IEEE Power & Energy Magazine - May/June 2016 - 38

Distributed Intelligence
and Multiagent Systems
The study of market-based approaches as a distributed intelligence mechanism for solving multiobjective optimization problems have their roots in economic theory. With
the advent of information and communications technology and the growth of robotics and intelligent systems,
their application to solve complex systems of systems
problems is expanding. The increasing pervasiveness of
computational resources in devices enables local intelligence, and their communications connectivity allows
them to interact. This interaction of intelligent devices is
foundational to the discipline of multiagent systems and
the methods and tools that support them.
For the purposes of this article, devices or systems are
intelligent if they are able to perceive their surroundings
to gather information about the context of their operation.
Like people, they can reason autonomously by processing information in a goal-directed way to forecast, plan,
and act. Distributed multiagent systems are characterized
by a population of intelligent devices that communicate
with each other to exchange information (measured or
derived) to better accomplish their independent objectives through cooperation and joint action. Multiagent
systems are constrained by their environment, which imposes physical, temporal, and policy (economic or other)
conditions on their interaction. In this regard, intelligent
agents reside in an ecosystem of products, services, deployment platforms, and other supporting infrastructure.
Like societies of people, they interact with more or less
independent decision-making authority within cultural
and governing policy structures. As their intelligence is
captured in cyber-based programs, multiagent systems
can reside in the real world or run in a simulated cyberworld. This is particularly important for complex systems
design and testing, and simulation.

of devices participating. further, the approach protects the
end user's privacy as the bids communicate only information about energy quantities and prices. When these bids are
aggregated on the level of a house, a building, or an industrial site before being communicated externally, the information exchanged is comparable to that of a metering system collecting near-real-time data as described for the price
reaction approach above. and unlike the centralized optimization approach, no complicated models of the devices,
consumer behavior, or preferences are exchanged or maintained. in summary, te approaches are able to access the
full response potential of flexible devices, provide greater
38

ieee power & energy magazine

certainty about the momentary system reaction, realize an
efficient market with proper incentives, and protect the privacy of the end user whose devices participate in the energy
management task.

TE Systems Implementations
in terms of customer privacy, scalability, and efficiency, te
systems have clear advantages over more common smart
grid coordination, such as price reactive systems and centralized optimization. Both in the united States and europe, te
research has had a strong focus on intelligent agent-based innovation in household equipment and field demonstrations involving grid operators, energy supply companies, power technology
companies, and regulators.

TE Systems Implementations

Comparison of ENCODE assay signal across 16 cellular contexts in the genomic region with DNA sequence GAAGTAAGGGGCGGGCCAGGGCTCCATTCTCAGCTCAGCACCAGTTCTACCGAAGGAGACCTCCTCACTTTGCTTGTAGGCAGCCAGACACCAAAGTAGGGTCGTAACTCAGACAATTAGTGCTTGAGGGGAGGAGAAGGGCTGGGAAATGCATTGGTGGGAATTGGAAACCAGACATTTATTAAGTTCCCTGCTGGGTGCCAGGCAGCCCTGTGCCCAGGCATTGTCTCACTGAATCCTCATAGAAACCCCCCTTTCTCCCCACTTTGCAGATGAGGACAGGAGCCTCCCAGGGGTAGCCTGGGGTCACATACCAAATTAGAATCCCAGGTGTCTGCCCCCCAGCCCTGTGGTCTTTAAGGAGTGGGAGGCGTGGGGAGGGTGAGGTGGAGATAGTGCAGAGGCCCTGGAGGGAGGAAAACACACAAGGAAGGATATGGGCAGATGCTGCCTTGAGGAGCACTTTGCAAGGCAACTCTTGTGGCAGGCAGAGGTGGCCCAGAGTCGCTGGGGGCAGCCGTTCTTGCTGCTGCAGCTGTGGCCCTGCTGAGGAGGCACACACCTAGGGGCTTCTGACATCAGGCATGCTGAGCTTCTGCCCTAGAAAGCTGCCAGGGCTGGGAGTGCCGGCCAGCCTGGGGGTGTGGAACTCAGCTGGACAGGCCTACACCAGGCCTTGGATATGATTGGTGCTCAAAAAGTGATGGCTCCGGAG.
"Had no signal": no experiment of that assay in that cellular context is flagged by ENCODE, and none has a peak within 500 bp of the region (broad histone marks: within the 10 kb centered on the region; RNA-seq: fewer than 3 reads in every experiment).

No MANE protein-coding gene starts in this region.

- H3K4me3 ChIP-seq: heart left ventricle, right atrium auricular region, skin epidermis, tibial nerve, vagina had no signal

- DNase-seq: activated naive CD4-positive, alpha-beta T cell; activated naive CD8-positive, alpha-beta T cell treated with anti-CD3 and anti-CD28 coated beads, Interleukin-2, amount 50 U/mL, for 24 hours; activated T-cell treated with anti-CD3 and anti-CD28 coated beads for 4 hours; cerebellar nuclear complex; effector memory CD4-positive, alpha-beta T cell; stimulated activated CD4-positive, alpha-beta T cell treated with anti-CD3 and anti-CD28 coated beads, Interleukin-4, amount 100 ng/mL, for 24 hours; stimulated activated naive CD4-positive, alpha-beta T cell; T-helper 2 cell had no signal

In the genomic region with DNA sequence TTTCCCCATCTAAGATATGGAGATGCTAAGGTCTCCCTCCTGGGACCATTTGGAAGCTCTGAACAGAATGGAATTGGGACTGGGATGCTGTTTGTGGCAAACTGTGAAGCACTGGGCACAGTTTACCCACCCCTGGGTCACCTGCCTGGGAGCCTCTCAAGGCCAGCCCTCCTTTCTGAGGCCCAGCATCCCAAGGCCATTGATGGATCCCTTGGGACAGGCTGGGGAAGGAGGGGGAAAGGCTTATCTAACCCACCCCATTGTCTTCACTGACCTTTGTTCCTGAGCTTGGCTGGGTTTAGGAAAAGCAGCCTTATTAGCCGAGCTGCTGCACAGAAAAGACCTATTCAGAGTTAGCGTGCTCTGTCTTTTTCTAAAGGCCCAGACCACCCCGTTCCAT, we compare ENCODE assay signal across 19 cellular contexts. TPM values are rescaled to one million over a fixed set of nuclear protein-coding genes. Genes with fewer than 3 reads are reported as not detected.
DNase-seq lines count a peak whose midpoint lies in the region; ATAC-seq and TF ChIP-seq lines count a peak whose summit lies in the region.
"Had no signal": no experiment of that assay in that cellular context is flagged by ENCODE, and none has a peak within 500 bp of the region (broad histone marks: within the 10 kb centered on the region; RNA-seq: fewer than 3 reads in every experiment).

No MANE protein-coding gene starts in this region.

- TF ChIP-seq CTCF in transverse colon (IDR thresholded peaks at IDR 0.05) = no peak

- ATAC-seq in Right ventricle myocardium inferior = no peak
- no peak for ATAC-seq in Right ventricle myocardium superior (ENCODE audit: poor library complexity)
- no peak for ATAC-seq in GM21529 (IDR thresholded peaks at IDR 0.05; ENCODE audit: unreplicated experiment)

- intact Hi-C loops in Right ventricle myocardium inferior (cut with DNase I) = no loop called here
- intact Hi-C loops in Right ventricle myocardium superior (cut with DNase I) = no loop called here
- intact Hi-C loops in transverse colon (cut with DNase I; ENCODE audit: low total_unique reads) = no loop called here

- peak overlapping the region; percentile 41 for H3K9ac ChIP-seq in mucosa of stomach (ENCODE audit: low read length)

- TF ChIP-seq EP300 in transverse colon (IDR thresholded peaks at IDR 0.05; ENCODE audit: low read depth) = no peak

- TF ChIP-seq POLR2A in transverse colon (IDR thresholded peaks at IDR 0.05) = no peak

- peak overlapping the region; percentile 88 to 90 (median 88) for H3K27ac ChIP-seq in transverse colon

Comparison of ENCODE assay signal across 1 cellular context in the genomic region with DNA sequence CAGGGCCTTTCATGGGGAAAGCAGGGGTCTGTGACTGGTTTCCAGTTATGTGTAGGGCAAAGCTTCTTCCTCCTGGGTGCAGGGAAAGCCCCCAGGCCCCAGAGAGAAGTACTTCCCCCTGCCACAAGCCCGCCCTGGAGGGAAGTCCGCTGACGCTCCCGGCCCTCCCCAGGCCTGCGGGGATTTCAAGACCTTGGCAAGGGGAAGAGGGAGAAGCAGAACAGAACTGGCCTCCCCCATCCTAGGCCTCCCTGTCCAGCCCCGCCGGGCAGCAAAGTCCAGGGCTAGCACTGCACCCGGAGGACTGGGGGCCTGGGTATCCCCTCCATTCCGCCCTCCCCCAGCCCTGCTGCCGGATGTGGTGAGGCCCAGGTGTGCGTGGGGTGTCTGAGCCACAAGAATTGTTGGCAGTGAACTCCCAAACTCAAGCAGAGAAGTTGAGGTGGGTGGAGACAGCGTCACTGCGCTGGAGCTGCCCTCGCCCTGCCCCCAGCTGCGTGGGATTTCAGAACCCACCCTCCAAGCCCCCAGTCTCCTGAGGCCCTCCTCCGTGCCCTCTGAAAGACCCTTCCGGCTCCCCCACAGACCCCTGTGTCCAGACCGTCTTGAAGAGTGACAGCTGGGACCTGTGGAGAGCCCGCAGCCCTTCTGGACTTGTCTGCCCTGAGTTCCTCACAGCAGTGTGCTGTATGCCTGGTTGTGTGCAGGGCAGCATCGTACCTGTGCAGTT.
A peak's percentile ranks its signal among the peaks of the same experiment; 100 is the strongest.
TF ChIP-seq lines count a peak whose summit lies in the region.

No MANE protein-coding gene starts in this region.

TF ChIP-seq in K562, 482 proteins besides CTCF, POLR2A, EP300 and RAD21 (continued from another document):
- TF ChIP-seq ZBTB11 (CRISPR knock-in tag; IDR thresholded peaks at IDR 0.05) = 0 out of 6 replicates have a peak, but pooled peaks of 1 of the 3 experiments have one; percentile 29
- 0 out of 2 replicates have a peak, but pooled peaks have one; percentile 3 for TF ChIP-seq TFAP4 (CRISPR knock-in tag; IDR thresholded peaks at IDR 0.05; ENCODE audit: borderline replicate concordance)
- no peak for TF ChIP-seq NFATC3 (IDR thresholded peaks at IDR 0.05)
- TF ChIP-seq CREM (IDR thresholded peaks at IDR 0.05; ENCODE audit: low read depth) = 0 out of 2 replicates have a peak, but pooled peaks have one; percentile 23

in the United States
the u.S. department of energy partnered with several organizations in three major demonstration projects using te
mechanisms to coordinate distributed energy resources with
system operations.

Olympic Peninsula Demonstration, 2006-2007
this first proof-of-concept te project was located in an
area of the olympic Peninsula of Washington state, which
receives electricity through a radial transmission connection to the Pacific northwest power grid. the project tested
the potential for flexibility offered in coordinating distributed energy resources to postpone or remove the need for
a transmission upgrade. the project used a 5-min doubleauction market technique to coordinate four large municipal
water pumps, two backup diesel generators, and residential
demand response from electric water and space heating systems in 112 homes. the project established the viability of
te to achieve multiple objectives: system peak load and distribution constraint management; wholesale price purchases
by the utility; and residential, commercial, and municipal
energy cost savings.
the market received supply bids from the utility based
upon a markup of the wholesale price of energy in the area.
the diesel generators' bid was based on the actual fixed and
variable costs incurred for operation. the pumps' bid into
the market was based on water-reservoir levels that they were
designed to regulate. and the residential demand-response
equipment allowed the households to specify their automatic
price-response preferences. to capture their preferences, a
list of comfort settings named to indicate ranges between
most comfortable (nonprice responsive) to greatest economy
(highly price responsive). the 5-min market determined the
clearing price for energy and broadcast that to the market
participants. each participant's bidding equipment would
operate based on whether their bid was higher or lower than
the market-clearing price.
figure 2 is the operational dashboard for the demonstration. Besides coordinating the price-responsive resources
may/june 2016



Table of Contents for the Digital Edition of IEEE Power & Energy Magazine - May/June 2016

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IEEE Power & Energy Magazine - May/June 2016 - Cover3
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